Thomas Ellwood may well have been a friend of Milton's but, Christopher Hill in his book Milton and the English Revolution (1977) suggests that Milton was not an enthusiast of Quaker ideas;
"I do not intend to suggest that Milton belonged to any ofthese groups, that he was a Leveller, a Ranter, a Muggletonian or an early [i.e. pre-pacifist] Quaker. But . . . .their ideas illuminatehis and may well have influenced him, both positively and negatively."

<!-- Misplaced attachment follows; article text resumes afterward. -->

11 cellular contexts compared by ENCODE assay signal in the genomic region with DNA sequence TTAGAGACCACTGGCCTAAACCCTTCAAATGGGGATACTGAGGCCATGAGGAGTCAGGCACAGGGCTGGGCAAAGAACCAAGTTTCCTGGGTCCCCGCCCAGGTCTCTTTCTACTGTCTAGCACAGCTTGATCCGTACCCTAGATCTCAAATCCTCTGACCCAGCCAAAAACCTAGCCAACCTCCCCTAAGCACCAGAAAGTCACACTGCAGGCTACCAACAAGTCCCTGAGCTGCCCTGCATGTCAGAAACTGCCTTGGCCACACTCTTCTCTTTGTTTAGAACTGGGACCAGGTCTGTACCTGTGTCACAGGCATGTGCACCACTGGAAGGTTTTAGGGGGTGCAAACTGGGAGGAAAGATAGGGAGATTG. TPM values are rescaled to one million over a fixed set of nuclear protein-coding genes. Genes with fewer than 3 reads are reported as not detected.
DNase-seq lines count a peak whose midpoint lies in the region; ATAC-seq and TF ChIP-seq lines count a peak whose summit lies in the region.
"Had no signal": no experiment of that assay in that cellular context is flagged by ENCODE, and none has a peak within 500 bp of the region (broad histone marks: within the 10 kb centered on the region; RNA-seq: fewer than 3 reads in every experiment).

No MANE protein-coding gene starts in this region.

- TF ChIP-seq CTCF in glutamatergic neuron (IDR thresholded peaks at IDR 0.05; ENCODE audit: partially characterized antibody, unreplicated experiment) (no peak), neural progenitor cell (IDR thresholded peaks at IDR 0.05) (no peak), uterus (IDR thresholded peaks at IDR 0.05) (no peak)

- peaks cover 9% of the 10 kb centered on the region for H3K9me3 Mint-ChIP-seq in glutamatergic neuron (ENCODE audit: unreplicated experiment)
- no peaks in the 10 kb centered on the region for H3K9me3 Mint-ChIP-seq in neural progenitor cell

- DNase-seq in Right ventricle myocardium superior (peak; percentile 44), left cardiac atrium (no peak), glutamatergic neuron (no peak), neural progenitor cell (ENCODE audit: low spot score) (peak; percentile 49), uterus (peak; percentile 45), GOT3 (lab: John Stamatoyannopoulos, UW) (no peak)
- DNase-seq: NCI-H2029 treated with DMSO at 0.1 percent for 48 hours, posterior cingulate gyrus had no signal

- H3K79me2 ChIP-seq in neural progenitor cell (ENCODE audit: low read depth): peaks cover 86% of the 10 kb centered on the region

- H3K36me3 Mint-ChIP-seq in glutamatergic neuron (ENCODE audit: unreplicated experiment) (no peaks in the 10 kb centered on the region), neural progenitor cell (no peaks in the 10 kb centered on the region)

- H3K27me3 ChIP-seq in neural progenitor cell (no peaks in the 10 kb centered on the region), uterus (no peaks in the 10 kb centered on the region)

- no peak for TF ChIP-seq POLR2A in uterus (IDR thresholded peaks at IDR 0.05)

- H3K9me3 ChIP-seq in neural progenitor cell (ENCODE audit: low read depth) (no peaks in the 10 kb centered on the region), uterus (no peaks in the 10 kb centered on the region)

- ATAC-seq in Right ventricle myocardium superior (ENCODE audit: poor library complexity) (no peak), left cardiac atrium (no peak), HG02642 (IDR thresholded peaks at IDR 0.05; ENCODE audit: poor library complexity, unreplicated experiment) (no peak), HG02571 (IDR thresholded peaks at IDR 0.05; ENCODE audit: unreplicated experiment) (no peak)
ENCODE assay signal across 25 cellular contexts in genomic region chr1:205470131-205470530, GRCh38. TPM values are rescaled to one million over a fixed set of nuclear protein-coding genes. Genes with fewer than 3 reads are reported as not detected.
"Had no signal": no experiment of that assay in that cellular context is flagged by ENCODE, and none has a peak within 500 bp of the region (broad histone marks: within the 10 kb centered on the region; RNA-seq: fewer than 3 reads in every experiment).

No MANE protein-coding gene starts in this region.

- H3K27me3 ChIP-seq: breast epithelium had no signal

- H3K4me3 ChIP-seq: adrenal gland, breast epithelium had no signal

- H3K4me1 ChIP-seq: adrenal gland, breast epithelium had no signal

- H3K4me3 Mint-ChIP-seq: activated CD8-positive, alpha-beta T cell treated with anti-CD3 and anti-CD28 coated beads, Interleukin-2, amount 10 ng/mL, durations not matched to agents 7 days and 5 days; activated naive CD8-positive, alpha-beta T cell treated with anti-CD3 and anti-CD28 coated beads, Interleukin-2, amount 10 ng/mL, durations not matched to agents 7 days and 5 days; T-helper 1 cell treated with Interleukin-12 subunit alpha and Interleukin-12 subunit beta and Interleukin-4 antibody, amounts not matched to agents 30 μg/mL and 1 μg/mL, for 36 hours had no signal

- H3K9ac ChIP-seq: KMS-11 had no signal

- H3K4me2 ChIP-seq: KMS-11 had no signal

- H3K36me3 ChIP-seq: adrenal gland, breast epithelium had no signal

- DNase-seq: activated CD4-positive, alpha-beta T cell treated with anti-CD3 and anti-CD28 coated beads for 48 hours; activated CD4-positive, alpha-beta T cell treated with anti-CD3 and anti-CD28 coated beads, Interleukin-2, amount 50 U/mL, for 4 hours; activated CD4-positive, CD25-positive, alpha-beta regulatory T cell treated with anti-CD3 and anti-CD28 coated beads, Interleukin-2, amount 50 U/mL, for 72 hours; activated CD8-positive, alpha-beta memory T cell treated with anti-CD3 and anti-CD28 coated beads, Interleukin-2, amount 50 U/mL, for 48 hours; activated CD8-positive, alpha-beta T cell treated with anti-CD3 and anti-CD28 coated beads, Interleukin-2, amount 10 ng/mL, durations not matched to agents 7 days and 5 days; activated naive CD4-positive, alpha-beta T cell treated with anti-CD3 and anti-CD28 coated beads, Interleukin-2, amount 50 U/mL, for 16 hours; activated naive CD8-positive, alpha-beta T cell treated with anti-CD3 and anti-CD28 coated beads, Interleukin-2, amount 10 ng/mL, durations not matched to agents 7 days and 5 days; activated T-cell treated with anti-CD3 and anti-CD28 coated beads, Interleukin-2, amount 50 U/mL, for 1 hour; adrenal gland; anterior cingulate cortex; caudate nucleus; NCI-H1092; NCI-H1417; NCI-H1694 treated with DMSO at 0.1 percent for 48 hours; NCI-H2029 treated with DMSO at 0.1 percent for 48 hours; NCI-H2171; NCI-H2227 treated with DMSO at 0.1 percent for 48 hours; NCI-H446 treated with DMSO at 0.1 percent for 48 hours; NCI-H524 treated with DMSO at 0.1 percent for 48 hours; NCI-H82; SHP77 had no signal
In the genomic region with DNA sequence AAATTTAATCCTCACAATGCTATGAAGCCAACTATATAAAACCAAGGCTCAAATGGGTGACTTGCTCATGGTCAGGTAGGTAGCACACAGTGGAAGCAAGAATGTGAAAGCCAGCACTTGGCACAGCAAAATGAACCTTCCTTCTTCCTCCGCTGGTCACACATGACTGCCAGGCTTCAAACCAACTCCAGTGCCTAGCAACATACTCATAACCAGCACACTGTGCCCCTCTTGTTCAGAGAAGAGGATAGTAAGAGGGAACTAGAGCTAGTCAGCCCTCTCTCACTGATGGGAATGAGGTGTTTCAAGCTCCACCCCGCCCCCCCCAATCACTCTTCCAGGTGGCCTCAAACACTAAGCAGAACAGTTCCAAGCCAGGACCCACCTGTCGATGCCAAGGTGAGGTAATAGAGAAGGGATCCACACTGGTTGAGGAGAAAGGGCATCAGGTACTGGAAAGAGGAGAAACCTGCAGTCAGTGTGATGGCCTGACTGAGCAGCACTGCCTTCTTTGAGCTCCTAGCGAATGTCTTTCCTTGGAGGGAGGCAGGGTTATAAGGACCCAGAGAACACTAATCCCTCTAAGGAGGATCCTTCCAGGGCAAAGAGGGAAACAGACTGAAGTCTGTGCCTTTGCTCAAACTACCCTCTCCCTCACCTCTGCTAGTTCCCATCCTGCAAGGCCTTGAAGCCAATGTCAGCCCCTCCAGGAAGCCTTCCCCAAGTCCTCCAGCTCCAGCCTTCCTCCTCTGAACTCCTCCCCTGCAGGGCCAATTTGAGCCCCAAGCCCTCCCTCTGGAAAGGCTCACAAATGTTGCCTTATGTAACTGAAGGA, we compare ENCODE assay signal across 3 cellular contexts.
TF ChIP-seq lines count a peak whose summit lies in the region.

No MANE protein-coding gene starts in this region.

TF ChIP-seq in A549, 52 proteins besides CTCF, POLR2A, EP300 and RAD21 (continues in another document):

"By 1660 Milton would have criticized . . . Quakers, on these grounds: they ignored the world as it really is, in all its brutality: they were fundamentally unserious, as self-regarding as a modern 'hippie'."
"The picture of Milton subsiding into a genial and pacifist old age,in which all conflicts are mental only, is a piece of twentieth-century sentimentalism which the seventeenth century texts donot justify."